NU Venusaur Suspect Coverage

By allstarapology, Nuked, poh, and yogi.
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Art by LifeisDANK

Art by LifeisDANK.


When Venusaur dropped to NU in the January tier shifts, it immediately established itself as a top threat. Venusaur then started showing just how much of an overpowered Pokémon it could be, with its many sets, especially Z-Celebrate, being thought to be broken. All of this led to it being suspect tested in May.




Venusaur [Z-Celebrate]

Z-Celebrate, out of the several sets Venusaur could run, was the most broken and hardest to deal with. Acting primarily as a late-game sweeper, its sheer bulk coupled with good STAB options and utility moves in Growth, Hidden Power Fire, and Synthesis made it nigh unkillable and extremely hard to defensively check once it'd set up. Standard checks to it, like Sneasel and Incineroar, all struggled to either revenge kill Venusaur or defensively check it, leaving previously niche options like Alolan Sandslash and Ferroseed to rise in usage, with even those two losing to the Hidden Power Fire variants; Golbat also rose substantially in usage, becoming a staple on many teams to avoid losing to Venusaur and its coverage options. Both Growth and Synthesis variants of this set made facing it obnoxious, as the former made it basically impossible to check defensively, outside of Golbat, and Synthesis let it outlast being chipped by Sneasel and Ferroseed. Scouting for Z-Celebrate was also dangerous due to both Choice Scarf and Choice Specs sets punishing Pokémon such as Sneasel and Silvally-Steel.

Venusaur [Life Orb]

Life Orb Venusaur was another extremely threatening set that, while not having the same sweeping potential as Z-Celebrate or wallbreaking ability as Choice Specs, was very difficult to wear down throughout the match and didn't have to worry about a one-time Z-move or residual damage from entry hazards. Synthesis alongside its bulk allowed Life Orb Venusaur to constantly pivot and deal large amounts of damage to the opposing Pokémon throughout the game, easily coming in on metagame staples like Steelix, Choice Scarf Passimian, and defensive Diancie and either healing with Synthesis or doing substantial damage to the incoming Pokémon as it forced a switch. Venusaur's ability to cripple common switch-ins, such as Golbat, with Sleep Powder also made it troublesome to deal with. The only non-broken thing about Life Orb Venusaur was that it was easy to identify it once it had attacked.

Venusaur [Choice Scarf / Specs]

Both Venusaur's Choice Scarf and Choice Specs sets were deadly in their own rights, being able to break and clean effectively, although not as overall potent as the Life Orb and Z-Celebrate sets. The Choice Specs set, similarly to the other sets, had very limited switch-ins, even fewer if correctly predicting Steel-types, like Silvally-Steel and Ferroseed, switching in, and was capable of dismantling more defensive teams that lacked Golbat or Type: Null. Choice Scarf Venusaur, while lacking the raw power of the previously mentioned sets, was a proficient cleaner late-game, outspeeding Sneasel, Life Orb Whimsicott, and Life Orb Houndoom, beating all with a slight amount of chip damage. Both of these sets were very hard to identify at Team Preview, meaning that they had to be scouted for during the battle, making wrong assumptions very dangerous.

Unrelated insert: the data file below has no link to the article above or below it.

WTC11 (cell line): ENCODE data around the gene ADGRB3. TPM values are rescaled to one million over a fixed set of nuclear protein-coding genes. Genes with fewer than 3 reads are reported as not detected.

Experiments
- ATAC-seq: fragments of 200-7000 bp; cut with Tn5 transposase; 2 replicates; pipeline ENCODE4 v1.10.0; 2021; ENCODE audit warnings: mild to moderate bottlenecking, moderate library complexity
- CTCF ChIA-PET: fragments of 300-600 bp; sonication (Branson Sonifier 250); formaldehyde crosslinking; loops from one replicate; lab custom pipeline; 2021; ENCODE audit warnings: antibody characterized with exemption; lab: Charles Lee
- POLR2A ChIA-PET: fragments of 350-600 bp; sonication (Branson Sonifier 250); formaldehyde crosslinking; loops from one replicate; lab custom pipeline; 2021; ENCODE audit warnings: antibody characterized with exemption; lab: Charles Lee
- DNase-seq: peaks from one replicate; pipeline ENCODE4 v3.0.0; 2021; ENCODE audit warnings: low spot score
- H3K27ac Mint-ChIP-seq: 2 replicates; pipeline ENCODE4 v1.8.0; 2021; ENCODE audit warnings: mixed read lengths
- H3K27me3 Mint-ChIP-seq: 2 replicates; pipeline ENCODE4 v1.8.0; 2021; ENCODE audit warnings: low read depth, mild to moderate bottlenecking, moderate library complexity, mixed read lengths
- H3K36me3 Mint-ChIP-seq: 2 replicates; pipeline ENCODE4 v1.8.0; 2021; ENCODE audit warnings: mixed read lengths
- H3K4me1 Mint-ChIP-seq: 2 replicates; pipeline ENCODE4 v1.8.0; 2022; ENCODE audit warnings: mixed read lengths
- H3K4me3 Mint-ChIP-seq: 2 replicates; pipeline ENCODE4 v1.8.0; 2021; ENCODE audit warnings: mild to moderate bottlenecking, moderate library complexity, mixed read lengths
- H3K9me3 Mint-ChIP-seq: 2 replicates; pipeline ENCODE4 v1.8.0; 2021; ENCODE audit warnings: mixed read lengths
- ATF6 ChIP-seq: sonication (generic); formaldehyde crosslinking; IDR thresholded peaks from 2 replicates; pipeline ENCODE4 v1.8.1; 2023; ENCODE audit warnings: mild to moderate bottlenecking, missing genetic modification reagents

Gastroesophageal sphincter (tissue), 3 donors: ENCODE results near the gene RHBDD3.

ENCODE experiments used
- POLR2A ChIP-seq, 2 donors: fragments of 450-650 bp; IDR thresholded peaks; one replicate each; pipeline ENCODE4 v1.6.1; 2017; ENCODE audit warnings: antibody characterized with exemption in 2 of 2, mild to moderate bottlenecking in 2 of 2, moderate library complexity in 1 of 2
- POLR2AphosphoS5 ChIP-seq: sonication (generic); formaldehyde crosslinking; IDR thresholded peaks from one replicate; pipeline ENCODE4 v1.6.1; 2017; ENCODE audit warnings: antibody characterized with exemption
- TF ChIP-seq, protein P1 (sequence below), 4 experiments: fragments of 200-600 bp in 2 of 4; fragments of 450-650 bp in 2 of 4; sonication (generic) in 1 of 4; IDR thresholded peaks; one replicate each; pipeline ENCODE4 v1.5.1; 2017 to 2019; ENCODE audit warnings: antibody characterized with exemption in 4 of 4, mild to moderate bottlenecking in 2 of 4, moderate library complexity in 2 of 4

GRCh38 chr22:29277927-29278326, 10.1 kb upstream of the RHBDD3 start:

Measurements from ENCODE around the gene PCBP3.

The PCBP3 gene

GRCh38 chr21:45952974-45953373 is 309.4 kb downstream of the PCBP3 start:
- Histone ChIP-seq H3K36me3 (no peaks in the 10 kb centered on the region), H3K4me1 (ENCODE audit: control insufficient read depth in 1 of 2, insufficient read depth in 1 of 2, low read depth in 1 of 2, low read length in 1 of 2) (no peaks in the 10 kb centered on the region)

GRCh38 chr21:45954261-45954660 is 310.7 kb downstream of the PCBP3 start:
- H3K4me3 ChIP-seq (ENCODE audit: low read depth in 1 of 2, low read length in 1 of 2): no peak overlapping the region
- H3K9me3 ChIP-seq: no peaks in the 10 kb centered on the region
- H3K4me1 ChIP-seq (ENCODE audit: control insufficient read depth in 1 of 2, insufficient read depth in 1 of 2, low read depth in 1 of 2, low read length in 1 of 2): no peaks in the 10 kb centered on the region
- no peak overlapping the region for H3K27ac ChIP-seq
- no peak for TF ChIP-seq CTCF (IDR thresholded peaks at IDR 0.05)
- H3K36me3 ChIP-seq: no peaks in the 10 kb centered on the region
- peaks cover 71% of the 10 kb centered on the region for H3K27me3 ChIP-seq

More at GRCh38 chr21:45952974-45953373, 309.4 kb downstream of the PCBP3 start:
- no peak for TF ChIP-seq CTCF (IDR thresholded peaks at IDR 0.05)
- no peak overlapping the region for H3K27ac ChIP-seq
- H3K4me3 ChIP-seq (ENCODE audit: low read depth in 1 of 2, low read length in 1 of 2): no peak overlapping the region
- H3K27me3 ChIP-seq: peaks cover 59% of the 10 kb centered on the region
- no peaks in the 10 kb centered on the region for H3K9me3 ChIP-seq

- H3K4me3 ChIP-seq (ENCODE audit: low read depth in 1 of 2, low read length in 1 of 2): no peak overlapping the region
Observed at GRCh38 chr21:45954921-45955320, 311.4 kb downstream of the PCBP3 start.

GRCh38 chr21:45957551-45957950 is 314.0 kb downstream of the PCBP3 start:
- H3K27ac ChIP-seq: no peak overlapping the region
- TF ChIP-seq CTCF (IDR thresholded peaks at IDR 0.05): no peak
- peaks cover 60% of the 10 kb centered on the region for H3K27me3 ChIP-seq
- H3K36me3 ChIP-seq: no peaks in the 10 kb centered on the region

Venusaur [Specially Defensive]

Undoubtedly the least broken set Venusaur had at its disposal, specially defensive Venusaur was easy to fit on teams thanks to it blanket checking most of the tier's special attackers, such as Comfey, Rotom, Sceptile, and Whimsicott, forcing them out or crippling or outright beating them; and even without investment, specially defensive Venusaur was still capable of dealing a substantial amount of damage to more offensive Pokémon. Specially defensive Venusaur was also one of the best counters to every Venusaur set, bar Z-Celebrate, stalling the Life Orb variant out of recovery and taking any hit from both the Choice Scarf and Choice Specs sets, outside of Choice Specs Hidden Power Fire. Though uncommon, this set could even drop Knock Off to lure and neuter Z-Celebrate Venusaur, showing how impactful this Pokémon was when one of its best counters is itself.


Alolan Sandslash Slowbro Sneasel Rotom Diancie Venusaur
Pohjis NUPL Week 1: Pohjis vs meeps meeps
Vanilluxe Slowking Heliolisk Steelix Passimian Venusaur